CGI/Perl Guide | Learning Center | Forums | Advertise | Login
Site Search: in

  Main Index MAIN
INDEX
Search Posts SEARCH
POSTS
Who's Online WHO'S
ONLINE
Log in LOG
IN

Home: Perl Programming Help: Regular Expressions:
Filename manipulation...

 



Tempus
New User

Aug 26, 2002, 10:39 AM

Post #1 of 5 (3374 views)
Filename manipulation... Can't Post

Hi, forgive me for requesting help for such simple stuff, but we do all start somewhere, eh?

Given that I've a filename ABCDEF.GHI, but don't know what letter A is or what letter G is, how do I easily replace both or either at my whim?

For example, I want to take filename ABCDEF.GHI and rename it ~BCDEF.&HI for file locking purposes, and then once I've processed the associated file, I want to rename it back to ABCDEF.GHI.

I'm able to do this with substr, but is there a more elegant way to easily do this with s// or m//???

Thanks.


Paul
Enthusiast

Aug 26, 2002, 12:30 PM

Post #2 of 5 (3374 views)
Re: [Tempus] Filename manipulation... [In reply to] Can't Post

The more elegant way is not to do it at all and use:

flock(FILEHANDLE, 2);

Wink


Tempus
New User

Aug 26, 2002, 12:47 PM

Post #3 of 5 (3371 views)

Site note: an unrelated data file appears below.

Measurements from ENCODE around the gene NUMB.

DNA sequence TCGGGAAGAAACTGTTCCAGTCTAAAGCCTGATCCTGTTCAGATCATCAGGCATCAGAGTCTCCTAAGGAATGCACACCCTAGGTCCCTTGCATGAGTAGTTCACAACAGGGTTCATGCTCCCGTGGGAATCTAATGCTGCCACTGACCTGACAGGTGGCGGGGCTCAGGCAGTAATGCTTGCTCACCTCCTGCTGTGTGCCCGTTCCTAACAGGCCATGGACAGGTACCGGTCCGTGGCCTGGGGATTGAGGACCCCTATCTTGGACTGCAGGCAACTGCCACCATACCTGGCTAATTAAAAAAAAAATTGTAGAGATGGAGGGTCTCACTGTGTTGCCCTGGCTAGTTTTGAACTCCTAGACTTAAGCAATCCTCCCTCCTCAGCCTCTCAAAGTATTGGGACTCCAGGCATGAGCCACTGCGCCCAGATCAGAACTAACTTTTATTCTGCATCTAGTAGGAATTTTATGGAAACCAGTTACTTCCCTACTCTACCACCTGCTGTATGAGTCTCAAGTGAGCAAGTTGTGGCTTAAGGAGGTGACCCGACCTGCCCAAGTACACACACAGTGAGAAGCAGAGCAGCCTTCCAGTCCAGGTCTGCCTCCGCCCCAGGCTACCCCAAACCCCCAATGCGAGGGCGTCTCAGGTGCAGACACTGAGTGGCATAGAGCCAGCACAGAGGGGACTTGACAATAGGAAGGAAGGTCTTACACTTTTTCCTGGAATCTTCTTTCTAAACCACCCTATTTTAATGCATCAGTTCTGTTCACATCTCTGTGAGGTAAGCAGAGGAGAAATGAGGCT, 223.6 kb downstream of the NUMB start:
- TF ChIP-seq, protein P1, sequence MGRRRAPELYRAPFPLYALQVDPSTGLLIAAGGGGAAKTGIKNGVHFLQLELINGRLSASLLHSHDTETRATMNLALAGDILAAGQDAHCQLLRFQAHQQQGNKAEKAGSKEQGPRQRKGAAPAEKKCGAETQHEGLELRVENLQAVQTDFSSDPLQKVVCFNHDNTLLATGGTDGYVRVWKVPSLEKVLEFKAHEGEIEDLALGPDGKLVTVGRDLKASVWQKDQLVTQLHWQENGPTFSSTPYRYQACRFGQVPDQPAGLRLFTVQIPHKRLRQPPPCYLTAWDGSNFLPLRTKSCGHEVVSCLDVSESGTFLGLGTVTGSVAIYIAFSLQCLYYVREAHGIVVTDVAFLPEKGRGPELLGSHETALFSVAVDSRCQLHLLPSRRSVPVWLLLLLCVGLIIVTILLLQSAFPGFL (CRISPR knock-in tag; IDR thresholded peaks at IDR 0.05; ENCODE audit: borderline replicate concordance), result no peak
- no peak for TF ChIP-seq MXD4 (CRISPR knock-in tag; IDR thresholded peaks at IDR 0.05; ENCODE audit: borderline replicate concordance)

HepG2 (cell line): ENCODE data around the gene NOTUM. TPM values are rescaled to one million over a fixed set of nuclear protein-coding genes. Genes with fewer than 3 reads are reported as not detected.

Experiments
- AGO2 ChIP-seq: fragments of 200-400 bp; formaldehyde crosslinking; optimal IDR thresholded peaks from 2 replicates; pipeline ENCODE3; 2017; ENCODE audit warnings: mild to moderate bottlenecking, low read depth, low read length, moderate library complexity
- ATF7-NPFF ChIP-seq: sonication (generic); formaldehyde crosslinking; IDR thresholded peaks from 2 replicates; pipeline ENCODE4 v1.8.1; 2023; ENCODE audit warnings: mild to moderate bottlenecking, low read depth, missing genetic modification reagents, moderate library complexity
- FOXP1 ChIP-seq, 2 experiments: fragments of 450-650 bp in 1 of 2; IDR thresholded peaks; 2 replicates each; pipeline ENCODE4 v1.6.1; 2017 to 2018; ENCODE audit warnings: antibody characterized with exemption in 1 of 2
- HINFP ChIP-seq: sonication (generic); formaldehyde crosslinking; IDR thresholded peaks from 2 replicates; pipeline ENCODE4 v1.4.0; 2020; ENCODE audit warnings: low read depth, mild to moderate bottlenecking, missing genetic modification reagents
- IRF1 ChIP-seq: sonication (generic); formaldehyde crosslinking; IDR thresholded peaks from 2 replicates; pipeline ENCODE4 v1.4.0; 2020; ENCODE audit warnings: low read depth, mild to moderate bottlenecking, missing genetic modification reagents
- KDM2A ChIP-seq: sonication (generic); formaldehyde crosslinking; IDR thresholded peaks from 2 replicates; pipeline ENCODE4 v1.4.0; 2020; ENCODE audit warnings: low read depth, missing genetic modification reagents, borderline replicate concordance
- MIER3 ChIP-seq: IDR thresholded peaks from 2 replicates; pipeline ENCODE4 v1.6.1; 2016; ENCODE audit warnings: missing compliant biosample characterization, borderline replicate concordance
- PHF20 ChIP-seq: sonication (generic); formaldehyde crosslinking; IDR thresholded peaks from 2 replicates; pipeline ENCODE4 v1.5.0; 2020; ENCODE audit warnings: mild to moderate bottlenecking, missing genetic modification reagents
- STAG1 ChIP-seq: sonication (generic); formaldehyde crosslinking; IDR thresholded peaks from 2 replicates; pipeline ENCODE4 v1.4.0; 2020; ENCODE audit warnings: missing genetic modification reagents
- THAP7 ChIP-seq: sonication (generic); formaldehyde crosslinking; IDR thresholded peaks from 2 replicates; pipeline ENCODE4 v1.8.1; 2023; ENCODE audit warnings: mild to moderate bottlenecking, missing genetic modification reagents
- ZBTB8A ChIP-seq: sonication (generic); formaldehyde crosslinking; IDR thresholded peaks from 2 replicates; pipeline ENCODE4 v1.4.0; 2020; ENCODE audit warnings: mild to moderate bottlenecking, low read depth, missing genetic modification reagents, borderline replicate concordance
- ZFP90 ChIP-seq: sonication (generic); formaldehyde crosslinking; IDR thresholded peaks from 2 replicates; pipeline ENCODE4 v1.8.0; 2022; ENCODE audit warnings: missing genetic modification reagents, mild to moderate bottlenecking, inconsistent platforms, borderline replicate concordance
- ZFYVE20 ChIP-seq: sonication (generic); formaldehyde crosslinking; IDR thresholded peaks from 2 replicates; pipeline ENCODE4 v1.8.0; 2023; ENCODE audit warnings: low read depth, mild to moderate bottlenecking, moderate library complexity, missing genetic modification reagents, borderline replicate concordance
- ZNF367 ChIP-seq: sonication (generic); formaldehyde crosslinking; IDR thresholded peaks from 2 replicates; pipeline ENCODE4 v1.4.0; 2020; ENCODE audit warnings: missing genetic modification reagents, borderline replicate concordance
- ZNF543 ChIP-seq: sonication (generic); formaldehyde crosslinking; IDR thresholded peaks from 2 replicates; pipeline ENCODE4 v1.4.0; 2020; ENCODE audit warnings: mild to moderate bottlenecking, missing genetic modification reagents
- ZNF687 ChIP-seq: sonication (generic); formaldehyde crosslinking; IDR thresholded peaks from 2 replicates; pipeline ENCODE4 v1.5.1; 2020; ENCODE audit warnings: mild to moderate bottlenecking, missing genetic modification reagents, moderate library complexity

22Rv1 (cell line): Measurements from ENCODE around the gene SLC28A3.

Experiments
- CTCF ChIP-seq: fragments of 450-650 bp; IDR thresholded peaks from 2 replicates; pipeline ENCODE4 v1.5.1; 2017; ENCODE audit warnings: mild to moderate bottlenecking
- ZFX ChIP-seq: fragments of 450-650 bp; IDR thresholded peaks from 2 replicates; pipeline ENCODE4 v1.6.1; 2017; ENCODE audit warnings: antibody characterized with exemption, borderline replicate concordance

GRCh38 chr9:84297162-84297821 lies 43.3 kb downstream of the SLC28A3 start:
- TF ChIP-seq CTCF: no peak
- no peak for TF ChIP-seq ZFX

Re: [RedRum] Filename manipulation... [In reply to] Can't Post

That's as may be, but it won't work with the existing software that expects this format for locked filenames.


Paul
Enthusiast

Aug 26, 2002, 12:53 PM

Post #4 of 5 (3370 views)
Re: [Tempus] Filename manipulation... [In reply to] Can't Post

substr is probably better than a regex anyway in this case. So I'd use what you already have.


(This post was edited by RedRum on Aug 26, 2002, 12:54 PM)


davorg
Thaumaturge / Moderator

Aug 27, 2002, 1:02 AM

Post #5 of 5 (3364 views)
Re: [RedRum] Filename manipulation... [In reply to] Can't Post


In Reply To
The more elegant way is not to do it at all and use:

flock(FILEHANDLE, 2);

Wink


Magic numbers like that "2" make your code harder to understand (and probably less portable. I'd recommend using the symbolic constants from Fcntl.

Code
use Fcntl ':flock'; 

flock(FILEHANDLE, LOCK_EX) or die $!;


But you're right that using the operating system's own built-in locking is a far better idea.

--
Dave Cross, Perl Hacker, Trainer and Writer
http://www.dave.org.uk/
Get more help at Perl Monks

 
 


Search for (options) Powered by Gossamer Forum v.1.2.0

Web Applications & Managed Hosting Powered by Gossamer Threads
Visit our Mailing List Archives